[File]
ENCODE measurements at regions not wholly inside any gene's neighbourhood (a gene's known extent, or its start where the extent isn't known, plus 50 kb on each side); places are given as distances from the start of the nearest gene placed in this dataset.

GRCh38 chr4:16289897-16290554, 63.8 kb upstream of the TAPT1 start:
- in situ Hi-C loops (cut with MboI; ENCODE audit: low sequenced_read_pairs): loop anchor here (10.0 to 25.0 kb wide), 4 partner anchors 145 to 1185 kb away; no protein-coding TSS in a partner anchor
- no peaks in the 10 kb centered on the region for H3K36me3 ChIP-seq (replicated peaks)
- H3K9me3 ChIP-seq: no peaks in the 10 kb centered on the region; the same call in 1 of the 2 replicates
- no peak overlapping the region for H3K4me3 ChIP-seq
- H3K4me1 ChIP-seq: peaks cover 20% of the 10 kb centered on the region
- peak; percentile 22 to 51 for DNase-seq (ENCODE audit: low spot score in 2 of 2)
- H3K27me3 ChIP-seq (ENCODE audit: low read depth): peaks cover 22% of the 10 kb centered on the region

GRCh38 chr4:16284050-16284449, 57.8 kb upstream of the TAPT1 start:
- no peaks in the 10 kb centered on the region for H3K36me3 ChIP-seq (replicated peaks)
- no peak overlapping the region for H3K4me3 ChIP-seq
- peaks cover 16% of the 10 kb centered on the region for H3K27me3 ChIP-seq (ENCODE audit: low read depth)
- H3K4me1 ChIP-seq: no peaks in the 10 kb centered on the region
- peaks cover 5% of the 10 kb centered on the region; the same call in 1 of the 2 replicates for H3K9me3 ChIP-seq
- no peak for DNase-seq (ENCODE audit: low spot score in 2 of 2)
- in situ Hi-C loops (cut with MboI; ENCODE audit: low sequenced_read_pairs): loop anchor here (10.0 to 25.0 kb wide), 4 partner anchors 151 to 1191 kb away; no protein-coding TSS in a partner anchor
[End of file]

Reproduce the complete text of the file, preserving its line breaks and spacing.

ENCODE measurements at regions not wholly inside any gene's neighbourhood (a gene's known extent, or its start where the extent isn't known, plus 50 kb on each side); places are given as distances from the start of the nearest gene placed in this dataset.

GRCh38 chr4:16289897-16290554, 63.8 kb upstream of the TAPT1 start:
- in situ Hi-C loops (cut with MboI; ENCODE audit: low sequenced_read_pairs): loop anchor here (10.0 to 25.0 kb wide), 4 partner anchors 145 to 1185 kb away; no protein-coding TSS in a partner anchor
- no peaks in the 10 kb centered on the region for H3K36me3 ChIP-seq (replicated peaks)
- H3K9me3 ChIP-seq: no peaks in the 10 kb centered on the region; the same call in 1 of the 2 replicates
- no peak overlapping the region for H3K4me3 ChIP-seq
- H3K4me1 ChIP-seq: peaks cover 20% of the 10 kb centered on the region
- peak; percentile 22 to 51 for DNase-seq (ENCODE audit: low spot score in 2 of 2)
- H3K27me3 ChIP-seq (ENCODE audit: low read depth): peaks cover 22% of the 10 kb centered on the region

GRCh38 chr4:16284050-16284449, 57.8 kb upstream of the TAPT1 start:
- no peaks in the 10 kb centered on the region for H3K36me3 ChIP-seq (replicated peaks)
- no peak overlapping the region for H3K4me3 ChIP-seq
- peaks cover 16% of the 10 kb centered on the region for H3K27me3 ChIP-seq (ENCODE audit: low read depth)
- H3K4me1 ChIP-seq: no peaks in the 10 kb centered on the region
- peaks cover 5% of the 10 kb centered on the region; the same call in 1 of the 2 replicates for H3K9me3 ChIP-seq
- no peak for DNase-seq (ENCODE audit: low spot score in 2 of 2)
- in situ Hi-C loops (cut with MboI; ENCODE audit: low sequenced_read_pairs): loop anchor here (10.0 to 25.0 kb wide), 4 partner anchors 151 to 1191 kb away; no protein-coding TSS in a partner anchor